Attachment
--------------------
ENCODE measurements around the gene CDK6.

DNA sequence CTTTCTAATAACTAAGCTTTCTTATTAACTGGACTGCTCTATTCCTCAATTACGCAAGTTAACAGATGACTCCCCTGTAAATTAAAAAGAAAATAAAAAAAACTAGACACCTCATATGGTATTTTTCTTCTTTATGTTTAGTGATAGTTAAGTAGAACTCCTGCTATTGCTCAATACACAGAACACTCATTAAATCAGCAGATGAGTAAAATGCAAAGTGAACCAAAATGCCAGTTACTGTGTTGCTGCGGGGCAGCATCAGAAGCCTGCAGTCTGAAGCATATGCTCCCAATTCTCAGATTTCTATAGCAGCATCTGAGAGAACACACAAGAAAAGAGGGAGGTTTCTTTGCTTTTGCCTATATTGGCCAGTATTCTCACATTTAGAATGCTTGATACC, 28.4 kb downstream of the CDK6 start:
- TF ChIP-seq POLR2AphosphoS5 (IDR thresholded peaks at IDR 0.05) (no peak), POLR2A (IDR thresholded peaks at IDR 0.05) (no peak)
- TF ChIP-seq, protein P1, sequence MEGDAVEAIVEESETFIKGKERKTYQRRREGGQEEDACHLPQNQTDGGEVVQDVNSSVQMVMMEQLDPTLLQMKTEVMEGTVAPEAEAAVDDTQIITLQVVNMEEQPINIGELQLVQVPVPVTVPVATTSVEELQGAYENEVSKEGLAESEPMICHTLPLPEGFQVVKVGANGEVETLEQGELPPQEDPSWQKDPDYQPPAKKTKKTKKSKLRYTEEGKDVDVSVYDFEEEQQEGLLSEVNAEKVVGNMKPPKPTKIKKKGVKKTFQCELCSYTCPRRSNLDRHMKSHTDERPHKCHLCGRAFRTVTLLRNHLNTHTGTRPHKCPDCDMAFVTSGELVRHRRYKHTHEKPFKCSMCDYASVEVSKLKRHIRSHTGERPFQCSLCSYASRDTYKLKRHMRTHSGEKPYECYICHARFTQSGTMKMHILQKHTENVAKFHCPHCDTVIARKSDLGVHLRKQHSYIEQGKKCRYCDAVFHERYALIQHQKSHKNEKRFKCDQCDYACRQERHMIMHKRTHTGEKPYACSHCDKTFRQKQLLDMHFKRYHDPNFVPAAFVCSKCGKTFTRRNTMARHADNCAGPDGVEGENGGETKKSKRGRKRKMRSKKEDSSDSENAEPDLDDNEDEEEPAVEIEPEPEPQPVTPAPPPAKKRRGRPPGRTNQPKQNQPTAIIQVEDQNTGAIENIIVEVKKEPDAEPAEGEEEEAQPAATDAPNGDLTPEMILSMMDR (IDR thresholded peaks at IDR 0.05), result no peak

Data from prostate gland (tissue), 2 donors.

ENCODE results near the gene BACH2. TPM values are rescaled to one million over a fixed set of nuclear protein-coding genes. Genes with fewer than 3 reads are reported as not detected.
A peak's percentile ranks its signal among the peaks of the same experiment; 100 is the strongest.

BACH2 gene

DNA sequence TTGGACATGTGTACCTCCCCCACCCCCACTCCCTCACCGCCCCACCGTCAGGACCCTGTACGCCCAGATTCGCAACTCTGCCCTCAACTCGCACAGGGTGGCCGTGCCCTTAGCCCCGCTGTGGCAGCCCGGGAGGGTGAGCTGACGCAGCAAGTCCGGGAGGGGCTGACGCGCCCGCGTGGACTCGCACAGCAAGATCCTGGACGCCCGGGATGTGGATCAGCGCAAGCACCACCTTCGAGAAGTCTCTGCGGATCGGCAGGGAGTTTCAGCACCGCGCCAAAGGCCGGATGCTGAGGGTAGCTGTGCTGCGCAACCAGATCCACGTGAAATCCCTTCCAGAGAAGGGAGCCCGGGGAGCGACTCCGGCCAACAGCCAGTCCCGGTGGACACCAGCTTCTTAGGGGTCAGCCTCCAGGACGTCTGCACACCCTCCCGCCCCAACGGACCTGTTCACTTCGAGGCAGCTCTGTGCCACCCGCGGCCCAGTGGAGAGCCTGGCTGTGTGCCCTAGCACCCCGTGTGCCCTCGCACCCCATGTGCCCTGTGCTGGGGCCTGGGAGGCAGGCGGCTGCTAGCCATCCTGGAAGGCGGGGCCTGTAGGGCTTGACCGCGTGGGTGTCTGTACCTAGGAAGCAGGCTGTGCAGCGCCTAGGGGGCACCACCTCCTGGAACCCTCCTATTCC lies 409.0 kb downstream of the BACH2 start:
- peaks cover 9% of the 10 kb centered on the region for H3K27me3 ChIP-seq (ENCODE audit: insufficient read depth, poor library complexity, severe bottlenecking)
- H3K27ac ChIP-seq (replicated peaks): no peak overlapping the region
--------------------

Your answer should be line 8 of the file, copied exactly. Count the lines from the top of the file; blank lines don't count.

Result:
BACH2 gene